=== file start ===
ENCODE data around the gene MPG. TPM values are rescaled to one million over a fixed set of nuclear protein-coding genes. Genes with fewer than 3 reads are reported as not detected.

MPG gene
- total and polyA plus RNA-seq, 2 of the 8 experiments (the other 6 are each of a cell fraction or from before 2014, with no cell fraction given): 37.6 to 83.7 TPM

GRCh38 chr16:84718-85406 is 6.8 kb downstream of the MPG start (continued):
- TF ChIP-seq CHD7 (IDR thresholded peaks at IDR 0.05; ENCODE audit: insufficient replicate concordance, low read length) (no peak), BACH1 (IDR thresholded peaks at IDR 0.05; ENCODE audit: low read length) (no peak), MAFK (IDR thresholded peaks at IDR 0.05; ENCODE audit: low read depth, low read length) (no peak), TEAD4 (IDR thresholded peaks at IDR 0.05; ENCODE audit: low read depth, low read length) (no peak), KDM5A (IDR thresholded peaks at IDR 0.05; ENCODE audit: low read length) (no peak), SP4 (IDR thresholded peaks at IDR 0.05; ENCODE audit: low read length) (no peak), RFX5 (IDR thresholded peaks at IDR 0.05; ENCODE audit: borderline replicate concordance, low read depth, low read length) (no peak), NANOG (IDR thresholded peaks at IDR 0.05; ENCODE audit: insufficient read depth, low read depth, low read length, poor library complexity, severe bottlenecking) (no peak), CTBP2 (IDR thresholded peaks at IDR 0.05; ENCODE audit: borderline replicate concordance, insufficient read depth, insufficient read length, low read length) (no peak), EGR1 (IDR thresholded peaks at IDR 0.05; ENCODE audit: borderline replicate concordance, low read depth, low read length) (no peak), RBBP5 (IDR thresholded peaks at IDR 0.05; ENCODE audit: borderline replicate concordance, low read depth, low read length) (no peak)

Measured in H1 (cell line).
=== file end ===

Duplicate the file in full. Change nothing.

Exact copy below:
ENCODE data around the gene MPG. TPM values are rescaled to one million over a fixed set of nuclear protein-coding genes. Genes with fewer than 3 reads are reported as not detected.

MPG gene
- total and polyA plus RNA-seq, 2 of the 8 experiments (the other 6 are each of a cell fraction or from before 2014, with no cell fraction given): 37.6 to 83.7 TPM

GRCh38 chr16:84718-85406 is 6.8 kb downstream of the MPG start (continued):
- TF ChIP-seq CHD7 (IDR thresholded peaks at IDR 0.05; ENCODE audit: insufficient replicate concordance, low read length) (no peak), BACH1 (IDR thresholded peaks at IDR 0.05; ENCODE audit: low read length) (no peak), MAFK (IDR thresholded peaks at IDR 0.05; ENCODE audit: low read depth, low read length) (no peak), TEAD4 (IDR thresholded peaks at IDR 0.05; ENCODE audit: low read depth, low read length) (no peak), KDM5A (IDR thresholded peaks at IDR 0.05; ENCODE audit: low read length) (no peak), SP4 (IDR thresholded peaks at IDR 0.05; ENCODE audit: low read length) (no peak), RFX5 (IDR thresholded peaks at IDR 0.05; ENCODE audit: borderline replicate concordance, low read depth, low read length) (no peak), NANOG (IDR thresholded peaks at IDR 0.05; ENCODE audit: insufficient read depth, low read depth, low read length, poor library complexity, severe bottlenecking) (no peak), CTBP2 (IDR thresholded peaks at IDR 0.05; ENCODE audit: borderline replicate concordance, insufficient read depth, insufficient read length, low read length) (no peak), EGR1 (IDR thresholded peaks at IDR 0.05; ENCODE audit: borderline replicate concordance, low read depth, low read length) (no peak), RBBP5 (IDR thresholded peaks at IDR 0.05; ENCODE audit: borderline replicate concordance, low read depth, low read length) (no peak)

Measured in H1 (cell line).